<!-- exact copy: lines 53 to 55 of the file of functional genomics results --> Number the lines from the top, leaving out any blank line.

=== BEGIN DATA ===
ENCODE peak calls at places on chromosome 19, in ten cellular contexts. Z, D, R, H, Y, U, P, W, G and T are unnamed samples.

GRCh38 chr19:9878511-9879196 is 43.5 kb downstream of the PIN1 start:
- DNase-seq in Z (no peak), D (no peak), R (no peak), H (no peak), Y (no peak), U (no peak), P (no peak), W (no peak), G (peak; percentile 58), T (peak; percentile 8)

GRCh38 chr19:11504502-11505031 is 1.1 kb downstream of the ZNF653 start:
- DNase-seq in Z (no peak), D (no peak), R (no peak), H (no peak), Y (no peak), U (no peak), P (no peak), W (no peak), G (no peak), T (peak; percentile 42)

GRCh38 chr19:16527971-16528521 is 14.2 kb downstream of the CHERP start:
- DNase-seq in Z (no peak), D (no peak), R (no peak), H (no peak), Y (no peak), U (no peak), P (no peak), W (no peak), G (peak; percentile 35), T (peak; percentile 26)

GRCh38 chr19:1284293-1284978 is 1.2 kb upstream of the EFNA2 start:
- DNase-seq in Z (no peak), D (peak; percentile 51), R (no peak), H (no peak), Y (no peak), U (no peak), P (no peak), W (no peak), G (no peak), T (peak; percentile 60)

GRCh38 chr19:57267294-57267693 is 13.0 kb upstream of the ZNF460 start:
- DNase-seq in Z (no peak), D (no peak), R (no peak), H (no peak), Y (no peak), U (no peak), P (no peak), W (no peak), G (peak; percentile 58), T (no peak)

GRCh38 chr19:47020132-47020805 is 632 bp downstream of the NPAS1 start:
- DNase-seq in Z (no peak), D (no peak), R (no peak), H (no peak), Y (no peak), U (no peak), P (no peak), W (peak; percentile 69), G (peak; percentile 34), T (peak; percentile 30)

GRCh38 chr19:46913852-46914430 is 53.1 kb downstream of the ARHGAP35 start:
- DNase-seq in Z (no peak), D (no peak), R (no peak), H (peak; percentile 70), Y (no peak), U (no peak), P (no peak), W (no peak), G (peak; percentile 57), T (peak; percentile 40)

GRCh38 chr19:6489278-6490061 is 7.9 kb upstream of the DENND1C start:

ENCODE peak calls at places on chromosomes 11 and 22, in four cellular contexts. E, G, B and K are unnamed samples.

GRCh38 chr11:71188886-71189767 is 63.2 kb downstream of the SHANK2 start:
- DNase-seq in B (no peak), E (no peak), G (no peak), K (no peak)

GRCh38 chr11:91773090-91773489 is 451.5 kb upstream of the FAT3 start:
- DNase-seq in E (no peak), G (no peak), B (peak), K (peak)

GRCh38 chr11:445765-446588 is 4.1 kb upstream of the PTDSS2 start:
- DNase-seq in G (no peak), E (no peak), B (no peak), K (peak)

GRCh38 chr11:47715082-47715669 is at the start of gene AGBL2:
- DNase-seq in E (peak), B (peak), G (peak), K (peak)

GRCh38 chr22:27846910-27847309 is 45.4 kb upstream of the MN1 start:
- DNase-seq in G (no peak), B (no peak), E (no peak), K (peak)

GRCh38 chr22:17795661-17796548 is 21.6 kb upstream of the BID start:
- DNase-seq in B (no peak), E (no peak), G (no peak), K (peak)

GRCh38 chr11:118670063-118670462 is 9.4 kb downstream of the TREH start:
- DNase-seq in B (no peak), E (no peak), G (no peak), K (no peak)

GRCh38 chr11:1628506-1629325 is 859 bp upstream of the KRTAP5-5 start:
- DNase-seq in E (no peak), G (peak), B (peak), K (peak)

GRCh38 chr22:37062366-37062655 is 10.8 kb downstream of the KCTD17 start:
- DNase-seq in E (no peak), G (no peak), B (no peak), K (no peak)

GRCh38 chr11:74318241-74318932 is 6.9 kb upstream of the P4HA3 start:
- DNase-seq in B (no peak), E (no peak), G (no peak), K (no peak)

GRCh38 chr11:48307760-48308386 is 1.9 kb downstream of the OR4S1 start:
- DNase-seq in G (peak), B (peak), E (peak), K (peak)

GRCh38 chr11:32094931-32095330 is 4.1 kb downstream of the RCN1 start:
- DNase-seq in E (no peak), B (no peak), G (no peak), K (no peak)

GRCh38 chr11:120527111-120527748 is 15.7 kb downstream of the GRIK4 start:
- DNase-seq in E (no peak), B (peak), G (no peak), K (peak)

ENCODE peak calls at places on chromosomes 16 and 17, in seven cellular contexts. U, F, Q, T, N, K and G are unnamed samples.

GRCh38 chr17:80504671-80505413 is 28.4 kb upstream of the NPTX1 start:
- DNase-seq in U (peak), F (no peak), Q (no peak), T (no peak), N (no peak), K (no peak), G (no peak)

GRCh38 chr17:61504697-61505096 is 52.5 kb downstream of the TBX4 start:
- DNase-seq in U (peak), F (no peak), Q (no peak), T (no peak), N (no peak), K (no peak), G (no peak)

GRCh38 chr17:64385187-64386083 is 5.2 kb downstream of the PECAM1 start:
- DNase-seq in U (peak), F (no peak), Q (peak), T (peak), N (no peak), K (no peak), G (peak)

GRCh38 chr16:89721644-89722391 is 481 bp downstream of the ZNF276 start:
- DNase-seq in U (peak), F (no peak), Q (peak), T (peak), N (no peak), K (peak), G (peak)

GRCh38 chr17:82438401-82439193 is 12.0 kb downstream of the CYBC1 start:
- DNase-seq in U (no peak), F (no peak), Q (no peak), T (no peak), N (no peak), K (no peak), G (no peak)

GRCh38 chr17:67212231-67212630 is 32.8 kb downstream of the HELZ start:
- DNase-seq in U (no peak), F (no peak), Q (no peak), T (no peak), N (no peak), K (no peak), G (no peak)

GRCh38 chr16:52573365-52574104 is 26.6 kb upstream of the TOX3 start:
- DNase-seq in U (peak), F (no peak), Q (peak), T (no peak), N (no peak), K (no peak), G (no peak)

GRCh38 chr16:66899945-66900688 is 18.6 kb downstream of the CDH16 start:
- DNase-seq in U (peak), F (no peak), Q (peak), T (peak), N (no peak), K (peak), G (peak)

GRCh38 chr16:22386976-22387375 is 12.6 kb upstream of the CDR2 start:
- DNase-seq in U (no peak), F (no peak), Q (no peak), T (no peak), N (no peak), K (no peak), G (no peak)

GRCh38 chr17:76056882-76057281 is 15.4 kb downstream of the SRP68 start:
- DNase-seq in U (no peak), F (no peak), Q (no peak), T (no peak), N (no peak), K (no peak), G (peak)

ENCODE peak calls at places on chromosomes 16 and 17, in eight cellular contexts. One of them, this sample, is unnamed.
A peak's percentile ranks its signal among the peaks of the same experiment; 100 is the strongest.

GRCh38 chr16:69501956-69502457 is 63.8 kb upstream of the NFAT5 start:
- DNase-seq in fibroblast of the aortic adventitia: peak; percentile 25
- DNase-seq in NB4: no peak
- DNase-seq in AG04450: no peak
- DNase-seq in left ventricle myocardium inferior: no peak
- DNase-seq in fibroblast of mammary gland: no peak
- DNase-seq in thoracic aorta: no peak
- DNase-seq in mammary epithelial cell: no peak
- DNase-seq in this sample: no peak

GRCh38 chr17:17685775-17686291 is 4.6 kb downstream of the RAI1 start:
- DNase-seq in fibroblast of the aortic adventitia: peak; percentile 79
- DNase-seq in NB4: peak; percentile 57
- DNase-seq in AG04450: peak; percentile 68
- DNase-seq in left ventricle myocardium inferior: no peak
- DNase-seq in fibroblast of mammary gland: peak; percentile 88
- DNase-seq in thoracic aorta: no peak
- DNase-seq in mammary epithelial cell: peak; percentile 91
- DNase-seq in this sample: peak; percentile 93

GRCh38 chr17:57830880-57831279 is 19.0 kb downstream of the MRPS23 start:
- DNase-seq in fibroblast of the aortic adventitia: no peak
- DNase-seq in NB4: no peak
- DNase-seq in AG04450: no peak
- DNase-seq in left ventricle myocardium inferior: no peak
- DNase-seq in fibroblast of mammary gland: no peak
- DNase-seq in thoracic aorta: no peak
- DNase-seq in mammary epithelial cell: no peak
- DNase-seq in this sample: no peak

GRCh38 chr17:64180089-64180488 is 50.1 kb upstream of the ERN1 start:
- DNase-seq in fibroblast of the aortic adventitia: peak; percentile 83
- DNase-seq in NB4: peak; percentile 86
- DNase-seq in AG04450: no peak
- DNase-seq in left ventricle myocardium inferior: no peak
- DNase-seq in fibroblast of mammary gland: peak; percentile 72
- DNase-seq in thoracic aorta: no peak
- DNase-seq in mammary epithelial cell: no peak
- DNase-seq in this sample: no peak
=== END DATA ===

GRCh38 chr17:82438401-82439193 is 12.0 kb downstream of the CYBC1 start:
- DNase-seq in U (no peak), F (no peak), Q (no peak), T (no peak), N (no peak), K (no peak), G (no peak)

GRCh38 chr17:67212231-67212630 is 32.8 kb downstream of the HELZ start: